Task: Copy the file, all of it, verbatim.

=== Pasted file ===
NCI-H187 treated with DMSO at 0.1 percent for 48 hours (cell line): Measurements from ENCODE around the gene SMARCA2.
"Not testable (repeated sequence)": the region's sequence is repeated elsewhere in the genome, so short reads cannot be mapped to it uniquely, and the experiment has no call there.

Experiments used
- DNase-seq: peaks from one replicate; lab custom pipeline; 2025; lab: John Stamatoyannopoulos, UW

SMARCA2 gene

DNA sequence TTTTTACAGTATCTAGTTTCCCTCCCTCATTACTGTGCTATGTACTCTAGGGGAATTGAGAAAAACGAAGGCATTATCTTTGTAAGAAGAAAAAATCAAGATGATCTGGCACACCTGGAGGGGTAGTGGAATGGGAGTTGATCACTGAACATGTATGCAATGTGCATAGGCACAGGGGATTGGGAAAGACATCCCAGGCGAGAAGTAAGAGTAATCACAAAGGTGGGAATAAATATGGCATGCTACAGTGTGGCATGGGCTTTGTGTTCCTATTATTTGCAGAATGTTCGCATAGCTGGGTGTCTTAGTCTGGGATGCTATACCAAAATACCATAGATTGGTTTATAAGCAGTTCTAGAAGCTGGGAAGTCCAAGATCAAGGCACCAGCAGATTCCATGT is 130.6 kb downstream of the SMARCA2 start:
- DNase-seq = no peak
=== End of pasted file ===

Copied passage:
NCI-H187 treated with DMSO at 0.1 percent for 48 hours (cell line): Measurements from ENCODE around the gene SMARCA2.
"Not testable (repeated sequence)": the region's sequence is repeated elsewhere in the genome, so short reads cannot be mapped to it uniquely, and the experiment has no call there.

Experiments used
- DNase-seq: peaks from one replicate; lab custom pipeline; 2025; lab: John Stamatoyannopoulos, UW

SMARCA2 gene

DNA sequence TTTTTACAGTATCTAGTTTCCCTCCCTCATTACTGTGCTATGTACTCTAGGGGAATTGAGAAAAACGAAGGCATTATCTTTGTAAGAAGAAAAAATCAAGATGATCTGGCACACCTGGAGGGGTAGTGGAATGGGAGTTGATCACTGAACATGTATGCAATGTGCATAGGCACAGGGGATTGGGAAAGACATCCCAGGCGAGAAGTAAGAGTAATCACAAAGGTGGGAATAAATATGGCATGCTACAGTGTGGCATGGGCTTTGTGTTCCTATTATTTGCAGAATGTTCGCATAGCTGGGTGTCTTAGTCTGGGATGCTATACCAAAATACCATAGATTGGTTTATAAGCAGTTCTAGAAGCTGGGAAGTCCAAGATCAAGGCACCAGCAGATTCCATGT is 130.6 kb downstream of the SMARCA2 start:
- DNase-seq = no peak